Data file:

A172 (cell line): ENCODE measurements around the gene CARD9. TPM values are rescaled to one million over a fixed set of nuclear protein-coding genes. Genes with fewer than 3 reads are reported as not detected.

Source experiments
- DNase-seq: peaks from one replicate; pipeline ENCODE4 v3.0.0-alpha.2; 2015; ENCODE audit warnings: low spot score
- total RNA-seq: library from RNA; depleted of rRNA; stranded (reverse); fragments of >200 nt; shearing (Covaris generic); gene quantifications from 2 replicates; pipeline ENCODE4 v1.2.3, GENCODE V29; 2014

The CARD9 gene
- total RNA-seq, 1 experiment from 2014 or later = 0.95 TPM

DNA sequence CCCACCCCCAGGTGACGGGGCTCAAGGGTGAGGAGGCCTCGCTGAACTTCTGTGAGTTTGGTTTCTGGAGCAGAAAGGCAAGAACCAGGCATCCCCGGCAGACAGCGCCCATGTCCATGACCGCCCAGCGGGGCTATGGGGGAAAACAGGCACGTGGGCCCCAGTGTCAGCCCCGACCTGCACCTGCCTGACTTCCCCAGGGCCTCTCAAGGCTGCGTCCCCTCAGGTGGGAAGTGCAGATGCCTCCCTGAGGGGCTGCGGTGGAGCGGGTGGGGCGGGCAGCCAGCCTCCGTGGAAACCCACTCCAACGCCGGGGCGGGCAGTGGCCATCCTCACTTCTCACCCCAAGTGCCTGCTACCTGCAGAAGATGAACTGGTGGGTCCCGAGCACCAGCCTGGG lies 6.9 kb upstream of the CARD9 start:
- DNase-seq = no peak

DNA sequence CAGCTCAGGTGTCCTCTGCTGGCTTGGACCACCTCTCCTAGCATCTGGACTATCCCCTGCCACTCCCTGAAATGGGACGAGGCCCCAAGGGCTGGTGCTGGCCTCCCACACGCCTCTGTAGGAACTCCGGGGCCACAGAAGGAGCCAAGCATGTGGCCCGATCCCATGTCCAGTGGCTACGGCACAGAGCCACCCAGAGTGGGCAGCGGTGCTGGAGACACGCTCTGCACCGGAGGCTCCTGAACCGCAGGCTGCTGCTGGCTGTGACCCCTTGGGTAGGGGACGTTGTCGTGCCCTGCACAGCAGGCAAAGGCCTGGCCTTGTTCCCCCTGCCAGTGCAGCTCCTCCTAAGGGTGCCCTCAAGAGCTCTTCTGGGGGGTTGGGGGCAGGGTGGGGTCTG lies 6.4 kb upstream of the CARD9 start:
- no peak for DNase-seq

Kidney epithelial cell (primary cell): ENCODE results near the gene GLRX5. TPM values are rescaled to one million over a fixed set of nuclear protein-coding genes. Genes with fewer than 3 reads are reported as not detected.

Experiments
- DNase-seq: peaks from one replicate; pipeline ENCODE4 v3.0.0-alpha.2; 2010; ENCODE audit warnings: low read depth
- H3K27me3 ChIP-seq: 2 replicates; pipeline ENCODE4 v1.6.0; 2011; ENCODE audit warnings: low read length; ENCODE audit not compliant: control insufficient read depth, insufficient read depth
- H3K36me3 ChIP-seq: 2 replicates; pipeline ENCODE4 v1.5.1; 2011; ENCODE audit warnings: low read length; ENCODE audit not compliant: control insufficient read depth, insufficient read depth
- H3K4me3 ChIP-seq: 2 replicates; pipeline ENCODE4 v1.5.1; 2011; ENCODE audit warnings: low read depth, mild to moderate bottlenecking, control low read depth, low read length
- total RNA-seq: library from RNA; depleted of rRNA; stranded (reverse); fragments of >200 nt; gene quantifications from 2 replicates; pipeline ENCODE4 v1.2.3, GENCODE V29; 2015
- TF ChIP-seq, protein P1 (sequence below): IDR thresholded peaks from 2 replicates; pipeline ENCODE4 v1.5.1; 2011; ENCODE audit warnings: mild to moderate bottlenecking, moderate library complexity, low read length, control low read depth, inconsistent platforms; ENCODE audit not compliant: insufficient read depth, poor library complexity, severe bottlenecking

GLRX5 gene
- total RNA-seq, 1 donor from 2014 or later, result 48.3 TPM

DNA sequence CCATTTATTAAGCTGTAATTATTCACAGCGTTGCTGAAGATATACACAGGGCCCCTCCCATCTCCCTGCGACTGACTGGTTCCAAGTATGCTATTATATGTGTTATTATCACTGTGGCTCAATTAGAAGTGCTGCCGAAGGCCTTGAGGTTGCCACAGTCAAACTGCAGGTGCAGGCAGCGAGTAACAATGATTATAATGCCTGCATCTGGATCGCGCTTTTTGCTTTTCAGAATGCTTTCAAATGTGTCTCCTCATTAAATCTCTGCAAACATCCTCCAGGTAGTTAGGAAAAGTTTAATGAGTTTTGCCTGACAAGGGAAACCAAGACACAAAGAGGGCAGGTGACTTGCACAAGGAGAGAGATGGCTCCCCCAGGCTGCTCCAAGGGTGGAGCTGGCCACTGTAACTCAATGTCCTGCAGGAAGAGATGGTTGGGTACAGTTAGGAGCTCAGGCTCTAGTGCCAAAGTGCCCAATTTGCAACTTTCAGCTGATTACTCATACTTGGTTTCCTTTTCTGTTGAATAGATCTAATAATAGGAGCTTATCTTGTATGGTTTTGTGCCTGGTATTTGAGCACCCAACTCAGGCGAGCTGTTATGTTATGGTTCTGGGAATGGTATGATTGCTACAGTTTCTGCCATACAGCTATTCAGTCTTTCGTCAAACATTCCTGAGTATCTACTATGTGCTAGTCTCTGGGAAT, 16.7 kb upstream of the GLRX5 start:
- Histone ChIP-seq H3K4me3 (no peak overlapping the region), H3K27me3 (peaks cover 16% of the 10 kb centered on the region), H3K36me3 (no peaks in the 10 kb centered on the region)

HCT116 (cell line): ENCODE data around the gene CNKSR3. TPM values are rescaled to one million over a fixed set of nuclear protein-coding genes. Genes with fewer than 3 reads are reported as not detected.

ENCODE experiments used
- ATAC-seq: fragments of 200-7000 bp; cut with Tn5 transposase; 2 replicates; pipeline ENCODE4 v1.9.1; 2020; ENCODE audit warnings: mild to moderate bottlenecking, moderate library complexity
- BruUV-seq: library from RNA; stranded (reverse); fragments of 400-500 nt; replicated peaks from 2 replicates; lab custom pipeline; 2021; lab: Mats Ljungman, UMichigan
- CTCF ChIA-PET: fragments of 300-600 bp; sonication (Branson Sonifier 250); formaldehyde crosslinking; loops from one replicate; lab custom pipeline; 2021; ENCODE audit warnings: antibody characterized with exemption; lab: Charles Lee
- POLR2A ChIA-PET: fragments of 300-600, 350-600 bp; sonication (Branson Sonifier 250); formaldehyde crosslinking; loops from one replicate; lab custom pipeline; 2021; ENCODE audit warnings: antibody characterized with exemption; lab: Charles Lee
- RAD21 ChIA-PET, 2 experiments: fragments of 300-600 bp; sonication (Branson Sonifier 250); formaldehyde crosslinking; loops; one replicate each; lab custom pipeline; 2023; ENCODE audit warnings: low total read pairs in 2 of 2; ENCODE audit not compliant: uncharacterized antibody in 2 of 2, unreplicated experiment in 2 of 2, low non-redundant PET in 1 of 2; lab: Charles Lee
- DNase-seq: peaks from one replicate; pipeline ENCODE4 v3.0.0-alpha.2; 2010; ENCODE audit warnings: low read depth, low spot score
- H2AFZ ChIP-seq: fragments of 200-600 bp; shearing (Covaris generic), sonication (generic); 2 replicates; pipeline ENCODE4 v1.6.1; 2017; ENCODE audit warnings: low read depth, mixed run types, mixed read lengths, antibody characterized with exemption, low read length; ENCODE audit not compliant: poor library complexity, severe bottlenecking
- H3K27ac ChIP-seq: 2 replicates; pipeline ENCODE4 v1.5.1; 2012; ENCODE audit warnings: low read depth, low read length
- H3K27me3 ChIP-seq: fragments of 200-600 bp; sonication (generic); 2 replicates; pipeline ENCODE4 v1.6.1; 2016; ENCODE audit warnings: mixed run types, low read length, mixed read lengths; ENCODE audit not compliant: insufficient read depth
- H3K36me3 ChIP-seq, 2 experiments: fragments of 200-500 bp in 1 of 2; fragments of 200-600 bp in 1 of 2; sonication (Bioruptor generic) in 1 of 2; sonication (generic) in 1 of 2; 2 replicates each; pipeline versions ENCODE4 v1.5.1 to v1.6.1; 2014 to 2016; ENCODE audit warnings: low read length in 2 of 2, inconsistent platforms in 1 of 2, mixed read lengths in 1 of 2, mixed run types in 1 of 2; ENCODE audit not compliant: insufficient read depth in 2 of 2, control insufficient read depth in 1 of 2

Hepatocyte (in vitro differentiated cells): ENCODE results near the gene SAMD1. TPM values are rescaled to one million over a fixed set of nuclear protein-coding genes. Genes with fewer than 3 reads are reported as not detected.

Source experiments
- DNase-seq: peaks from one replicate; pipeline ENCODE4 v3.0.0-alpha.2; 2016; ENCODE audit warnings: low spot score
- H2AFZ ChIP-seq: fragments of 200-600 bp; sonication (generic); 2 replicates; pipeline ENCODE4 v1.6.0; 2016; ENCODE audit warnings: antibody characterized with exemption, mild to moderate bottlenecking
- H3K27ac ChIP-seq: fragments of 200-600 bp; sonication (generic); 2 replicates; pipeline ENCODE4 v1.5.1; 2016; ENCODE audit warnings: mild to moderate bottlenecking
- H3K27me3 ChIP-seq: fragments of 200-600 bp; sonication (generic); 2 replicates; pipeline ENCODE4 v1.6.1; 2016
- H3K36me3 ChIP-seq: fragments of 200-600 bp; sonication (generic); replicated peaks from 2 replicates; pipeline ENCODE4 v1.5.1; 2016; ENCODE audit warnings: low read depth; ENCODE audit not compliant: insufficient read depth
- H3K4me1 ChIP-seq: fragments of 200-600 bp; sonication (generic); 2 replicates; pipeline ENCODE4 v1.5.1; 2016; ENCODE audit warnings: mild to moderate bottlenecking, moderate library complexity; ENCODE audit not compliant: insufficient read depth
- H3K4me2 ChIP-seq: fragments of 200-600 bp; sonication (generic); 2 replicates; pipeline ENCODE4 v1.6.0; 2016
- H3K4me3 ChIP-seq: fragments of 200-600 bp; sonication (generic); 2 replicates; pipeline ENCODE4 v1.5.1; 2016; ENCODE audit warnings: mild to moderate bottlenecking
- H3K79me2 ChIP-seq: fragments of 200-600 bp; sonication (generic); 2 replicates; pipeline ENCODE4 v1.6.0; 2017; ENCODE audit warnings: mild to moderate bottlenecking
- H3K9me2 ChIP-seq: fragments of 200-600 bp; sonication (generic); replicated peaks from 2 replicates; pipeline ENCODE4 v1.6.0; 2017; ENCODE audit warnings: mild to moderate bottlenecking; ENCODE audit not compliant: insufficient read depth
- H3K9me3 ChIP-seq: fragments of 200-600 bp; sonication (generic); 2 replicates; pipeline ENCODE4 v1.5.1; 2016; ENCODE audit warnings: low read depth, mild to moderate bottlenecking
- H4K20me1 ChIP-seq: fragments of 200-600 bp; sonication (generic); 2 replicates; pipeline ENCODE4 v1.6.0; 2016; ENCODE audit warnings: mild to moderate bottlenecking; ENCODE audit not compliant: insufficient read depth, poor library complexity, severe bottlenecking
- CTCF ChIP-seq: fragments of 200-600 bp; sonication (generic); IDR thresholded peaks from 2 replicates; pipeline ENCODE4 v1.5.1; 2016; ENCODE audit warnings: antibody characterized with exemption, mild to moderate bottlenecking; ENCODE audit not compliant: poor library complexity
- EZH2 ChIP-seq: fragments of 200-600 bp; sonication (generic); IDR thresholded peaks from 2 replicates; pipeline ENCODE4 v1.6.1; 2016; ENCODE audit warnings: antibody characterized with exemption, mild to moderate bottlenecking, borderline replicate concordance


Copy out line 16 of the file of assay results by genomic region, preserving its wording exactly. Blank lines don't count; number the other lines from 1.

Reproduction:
- H3K4me3 ChIP-seq: 2 replicates; pipeline ENCODE4 v1.5.1; 2011; ENCODE audit warnings: low read depth, mild to moderate bottlenecking, control low read depth, low read length